Bullock really earns her Oscar

2010-03-22 00:00

SANDRA Bullock’s Oscar-winning performance in The Blind Side is certainly right up there with the best of them. The film is a feel-good, sanitised (some would say “Hollywood-ised”) story of the life of Michael Oher (Quinton Aaron), who is adopted by Leigh-Anne Touhy (Bullock) into their family and goes on to be selected in the first round of the 2009 NFL draft by the Baltimore Ravens.

Director John Lee Hancock shows a sure hand in the careful manipulation of the film, which skillfully plays on an audience’s emotions.

The integration of Michael into the family happens when Leigh Anne sees him wandering the streets in the rain and impulsively invites him to stay the night. She and her husband Sean (Tim McGraw) recognise Michael, known as Big Mike, from the school their son S.J. (the enigmatic-and-then-some Jae Head) and daughter Collins (Lily Collins) attend. One night on the couch becomes the first of many for Michael, who slowly becomes a part of the Touhy family, which turns out to be life-changing. His performance at school improves and he is finally able to show what he can do on a football field.

The skill of this film is that it never delves too deeply into the weighty issues — the moments which are scary and stirring are contrasted with moments of light relief, so that things are always steadily moving. And while the real story is Michael, the film and script is constructed to strike a balance between Michael and Leigh Anne.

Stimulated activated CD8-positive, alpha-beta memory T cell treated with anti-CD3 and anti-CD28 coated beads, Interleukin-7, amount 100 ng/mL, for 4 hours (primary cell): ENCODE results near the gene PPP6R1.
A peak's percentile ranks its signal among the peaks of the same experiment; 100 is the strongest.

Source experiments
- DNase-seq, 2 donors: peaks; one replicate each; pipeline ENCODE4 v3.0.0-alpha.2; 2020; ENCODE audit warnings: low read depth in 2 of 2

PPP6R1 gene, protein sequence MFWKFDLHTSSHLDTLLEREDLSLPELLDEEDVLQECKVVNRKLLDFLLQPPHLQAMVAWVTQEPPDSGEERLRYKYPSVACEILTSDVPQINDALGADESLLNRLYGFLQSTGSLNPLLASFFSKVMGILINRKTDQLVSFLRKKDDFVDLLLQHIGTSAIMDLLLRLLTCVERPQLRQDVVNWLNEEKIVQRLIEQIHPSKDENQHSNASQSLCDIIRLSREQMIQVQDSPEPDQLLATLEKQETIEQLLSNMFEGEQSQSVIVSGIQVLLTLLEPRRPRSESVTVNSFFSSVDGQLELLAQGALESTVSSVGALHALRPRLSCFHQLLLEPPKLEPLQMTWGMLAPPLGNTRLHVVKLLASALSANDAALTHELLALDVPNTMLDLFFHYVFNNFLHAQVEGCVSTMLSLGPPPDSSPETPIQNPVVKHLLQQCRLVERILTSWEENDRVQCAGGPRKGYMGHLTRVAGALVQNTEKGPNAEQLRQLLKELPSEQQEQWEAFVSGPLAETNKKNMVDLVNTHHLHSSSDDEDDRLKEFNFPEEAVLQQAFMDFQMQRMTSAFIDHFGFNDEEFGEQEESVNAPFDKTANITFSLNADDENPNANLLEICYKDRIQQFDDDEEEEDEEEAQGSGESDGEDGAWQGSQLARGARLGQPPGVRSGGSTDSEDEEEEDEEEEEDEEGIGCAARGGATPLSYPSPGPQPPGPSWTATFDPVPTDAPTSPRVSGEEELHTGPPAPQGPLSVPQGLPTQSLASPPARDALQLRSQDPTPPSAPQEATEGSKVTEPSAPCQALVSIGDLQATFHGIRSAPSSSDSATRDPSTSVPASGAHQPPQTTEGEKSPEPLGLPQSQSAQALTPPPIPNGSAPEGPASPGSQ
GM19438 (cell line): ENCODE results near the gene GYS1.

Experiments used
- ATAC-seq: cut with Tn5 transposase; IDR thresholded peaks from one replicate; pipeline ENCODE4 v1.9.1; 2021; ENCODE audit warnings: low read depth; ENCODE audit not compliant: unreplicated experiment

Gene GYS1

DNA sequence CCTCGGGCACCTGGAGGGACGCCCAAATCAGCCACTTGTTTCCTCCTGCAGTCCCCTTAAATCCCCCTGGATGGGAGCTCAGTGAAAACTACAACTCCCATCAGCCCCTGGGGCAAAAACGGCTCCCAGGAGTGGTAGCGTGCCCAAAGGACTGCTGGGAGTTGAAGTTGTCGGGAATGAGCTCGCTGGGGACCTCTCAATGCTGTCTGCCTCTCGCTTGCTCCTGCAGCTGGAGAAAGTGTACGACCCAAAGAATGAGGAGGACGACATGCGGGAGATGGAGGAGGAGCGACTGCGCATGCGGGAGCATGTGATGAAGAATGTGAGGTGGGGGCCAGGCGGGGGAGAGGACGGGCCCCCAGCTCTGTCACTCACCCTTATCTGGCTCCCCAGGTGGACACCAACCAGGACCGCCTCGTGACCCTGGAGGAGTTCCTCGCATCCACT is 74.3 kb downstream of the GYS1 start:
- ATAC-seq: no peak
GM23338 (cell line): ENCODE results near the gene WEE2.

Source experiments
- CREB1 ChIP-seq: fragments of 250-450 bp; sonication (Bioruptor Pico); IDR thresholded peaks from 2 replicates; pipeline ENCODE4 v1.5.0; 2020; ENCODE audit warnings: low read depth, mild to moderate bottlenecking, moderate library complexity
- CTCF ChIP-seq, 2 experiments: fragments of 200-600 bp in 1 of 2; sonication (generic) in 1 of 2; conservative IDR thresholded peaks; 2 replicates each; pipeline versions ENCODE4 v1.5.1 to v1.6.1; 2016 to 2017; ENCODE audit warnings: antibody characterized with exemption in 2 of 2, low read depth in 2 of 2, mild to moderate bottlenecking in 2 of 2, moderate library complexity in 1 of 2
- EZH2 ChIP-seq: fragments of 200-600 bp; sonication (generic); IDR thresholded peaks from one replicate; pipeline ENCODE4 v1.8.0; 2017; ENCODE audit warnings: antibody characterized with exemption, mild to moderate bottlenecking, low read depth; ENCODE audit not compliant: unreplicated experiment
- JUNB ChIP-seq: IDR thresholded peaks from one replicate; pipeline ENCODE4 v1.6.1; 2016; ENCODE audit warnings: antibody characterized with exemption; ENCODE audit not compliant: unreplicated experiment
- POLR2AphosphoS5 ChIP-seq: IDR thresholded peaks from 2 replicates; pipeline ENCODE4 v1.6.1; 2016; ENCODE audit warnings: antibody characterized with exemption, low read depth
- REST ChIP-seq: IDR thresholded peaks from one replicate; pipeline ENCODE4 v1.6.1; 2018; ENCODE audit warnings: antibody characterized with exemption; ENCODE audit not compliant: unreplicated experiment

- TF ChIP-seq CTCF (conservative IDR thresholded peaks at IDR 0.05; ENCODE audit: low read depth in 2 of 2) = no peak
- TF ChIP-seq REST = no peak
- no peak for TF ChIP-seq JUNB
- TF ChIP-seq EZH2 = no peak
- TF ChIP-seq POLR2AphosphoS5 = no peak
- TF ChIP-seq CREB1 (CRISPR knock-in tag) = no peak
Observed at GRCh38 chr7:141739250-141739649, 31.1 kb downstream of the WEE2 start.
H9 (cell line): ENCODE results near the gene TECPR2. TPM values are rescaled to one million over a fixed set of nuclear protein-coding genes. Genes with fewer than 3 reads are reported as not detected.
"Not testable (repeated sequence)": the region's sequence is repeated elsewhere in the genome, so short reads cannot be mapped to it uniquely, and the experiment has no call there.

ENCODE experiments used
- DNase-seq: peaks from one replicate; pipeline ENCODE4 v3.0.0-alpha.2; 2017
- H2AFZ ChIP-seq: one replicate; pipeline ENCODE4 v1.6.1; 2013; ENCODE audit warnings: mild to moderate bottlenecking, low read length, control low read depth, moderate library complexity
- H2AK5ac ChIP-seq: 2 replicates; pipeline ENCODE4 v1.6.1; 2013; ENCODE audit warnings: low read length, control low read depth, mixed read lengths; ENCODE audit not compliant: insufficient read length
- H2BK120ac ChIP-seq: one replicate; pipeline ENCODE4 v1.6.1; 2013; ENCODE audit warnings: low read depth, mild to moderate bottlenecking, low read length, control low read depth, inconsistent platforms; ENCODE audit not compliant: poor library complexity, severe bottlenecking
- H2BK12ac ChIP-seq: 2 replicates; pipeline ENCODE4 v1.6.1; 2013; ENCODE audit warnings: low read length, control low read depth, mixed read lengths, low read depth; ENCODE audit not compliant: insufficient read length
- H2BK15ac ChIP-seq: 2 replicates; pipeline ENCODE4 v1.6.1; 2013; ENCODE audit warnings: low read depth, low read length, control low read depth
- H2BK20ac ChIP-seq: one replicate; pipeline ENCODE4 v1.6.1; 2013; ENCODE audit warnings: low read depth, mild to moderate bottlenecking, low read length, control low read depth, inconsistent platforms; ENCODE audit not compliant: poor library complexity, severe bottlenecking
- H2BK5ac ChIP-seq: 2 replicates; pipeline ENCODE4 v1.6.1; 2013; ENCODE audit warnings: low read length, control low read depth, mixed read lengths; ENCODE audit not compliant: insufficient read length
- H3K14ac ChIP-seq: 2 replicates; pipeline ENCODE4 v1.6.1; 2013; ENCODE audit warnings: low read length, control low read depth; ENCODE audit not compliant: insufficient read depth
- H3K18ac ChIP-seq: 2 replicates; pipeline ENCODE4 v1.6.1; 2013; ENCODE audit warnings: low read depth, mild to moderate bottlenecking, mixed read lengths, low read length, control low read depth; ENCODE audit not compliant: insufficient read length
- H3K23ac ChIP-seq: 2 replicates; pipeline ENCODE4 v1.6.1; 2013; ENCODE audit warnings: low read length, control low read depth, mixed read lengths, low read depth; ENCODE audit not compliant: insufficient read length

Newcomer Aaron, who plays Michael, operates a little under the radar on camera, whereas Bullock is anything but low-key. She is superb in the juicy role of this Memphis yuppy mother and perfectly executes the right mix of tough love and occasional vulnerability. It’s thoroughly entertaining, and she is ably supported by McGraw who plays a likeable, supportive husband. Collins shows spunk and ignores peer pressure and embraces her new older brother Michael, while young dynamo Head provides most of the comic relief.

Undoubtedly there will be critics who will lambast this as another example of a heroic white person saving a helpless black victim. While there may be truth to it, it is not the point — which is more about human decency and economic disadvantage than it is about racial inequality. Leigh Anne helps Michael because she sees another human being suffering and reaches out to him. Others, like the coach, have ulterior motives for extending themselves.

It would have been easy to overdo some of the moments in this inspirational film, but the good feelings emerge more organically. The result is very satisfying. ****

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